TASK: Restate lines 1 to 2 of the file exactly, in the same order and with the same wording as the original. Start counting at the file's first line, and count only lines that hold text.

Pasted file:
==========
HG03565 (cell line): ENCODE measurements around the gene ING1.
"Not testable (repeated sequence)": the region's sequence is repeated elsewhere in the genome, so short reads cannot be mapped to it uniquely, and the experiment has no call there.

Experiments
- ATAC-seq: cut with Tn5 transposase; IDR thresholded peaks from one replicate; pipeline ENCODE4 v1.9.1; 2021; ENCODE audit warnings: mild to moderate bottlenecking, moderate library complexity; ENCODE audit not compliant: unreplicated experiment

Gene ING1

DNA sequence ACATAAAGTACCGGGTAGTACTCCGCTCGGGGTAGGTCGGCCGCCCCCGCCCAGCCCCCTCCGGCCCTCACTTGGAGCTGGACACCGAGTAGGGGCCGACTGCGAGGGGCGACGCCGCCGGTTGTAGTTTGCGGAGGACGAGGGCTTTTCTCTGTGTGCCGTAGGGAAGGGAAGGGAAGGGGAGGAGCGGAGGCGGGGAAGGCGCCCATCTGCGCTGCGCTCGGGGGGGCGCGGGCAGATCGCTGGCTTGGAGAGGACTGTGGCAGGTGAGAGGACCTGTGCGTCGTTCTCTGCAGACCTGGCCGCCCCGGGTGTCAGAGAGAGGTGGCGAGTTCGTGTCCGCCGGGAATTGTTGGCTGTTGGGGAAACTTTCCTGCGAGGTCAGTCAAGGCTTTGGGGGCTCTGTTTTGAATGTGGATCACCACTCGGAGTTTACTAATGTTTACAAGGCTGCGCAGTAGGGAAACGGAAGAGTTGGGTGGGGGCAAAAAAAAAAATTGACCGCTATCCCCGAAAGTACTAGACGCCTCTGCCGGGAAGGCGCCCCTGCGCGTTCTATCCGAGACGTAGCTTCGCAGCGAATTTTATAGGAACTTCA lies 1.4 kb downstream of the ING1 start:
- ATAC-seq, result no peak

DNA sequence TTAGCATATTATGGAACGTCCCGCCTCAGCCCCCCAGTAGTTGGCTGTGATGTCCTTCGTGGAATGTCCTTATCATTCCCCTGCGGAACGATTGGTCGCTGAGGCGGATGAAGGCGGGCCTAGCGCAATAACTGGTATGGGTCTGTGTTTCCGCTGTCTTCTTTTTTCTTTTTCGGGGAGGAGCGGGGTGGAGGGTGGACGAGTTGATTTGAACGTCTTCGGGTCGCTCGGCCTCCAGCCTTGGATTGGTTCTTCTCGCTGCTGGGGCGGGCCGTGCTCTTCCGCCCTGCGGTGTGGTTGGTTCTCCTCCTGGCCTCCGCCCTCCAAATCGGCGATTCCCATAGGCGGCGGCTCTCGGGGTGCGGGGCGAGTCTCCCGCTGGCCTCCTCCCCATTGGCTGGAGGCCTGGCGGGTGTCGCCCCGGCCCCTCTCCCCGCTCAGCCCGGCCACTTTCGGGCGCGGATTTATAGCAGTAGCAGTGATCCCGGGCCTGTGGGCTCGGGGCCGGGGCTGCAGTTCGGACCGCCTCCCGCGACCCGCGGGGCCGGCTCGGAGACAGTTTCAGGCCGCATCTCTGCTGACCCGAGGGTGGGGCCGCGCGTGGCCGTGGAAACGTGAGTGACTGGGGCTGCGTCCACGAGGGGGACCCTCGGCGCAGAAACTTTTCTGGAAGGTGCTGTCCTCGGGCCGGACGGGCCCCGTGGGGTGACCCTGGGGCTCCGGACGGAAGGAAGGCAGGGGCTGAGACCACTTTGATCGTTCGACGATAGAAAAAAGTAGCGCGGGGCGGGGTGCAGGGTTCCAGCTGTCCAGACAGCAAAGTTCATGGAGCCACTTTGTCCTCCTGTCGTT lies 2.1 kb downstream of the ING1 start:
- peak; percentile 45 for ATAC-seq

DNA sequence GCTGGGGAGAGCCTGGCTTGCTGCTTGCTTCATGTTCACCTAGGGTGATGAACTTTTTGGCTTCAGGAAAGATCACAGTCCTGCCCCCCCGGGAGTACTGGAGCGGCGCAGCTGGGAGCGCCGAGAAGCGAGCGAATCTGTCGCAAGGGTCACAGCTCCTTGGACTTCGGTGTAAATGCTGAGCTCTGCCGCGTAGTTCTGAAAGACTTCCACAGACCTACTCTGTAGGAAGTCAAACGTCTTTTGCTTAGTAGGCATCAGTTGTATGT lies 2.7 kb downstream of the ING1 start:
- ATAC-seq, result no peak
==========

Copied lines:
HG03565 (cell line): ENCODE measurements around the gene ING1.
"Not testable (repeated sequence)": the region's sequence is repeated elsewhere in the genome, so short reads cannot be mapped to it uniquely, and the experiment has no call there.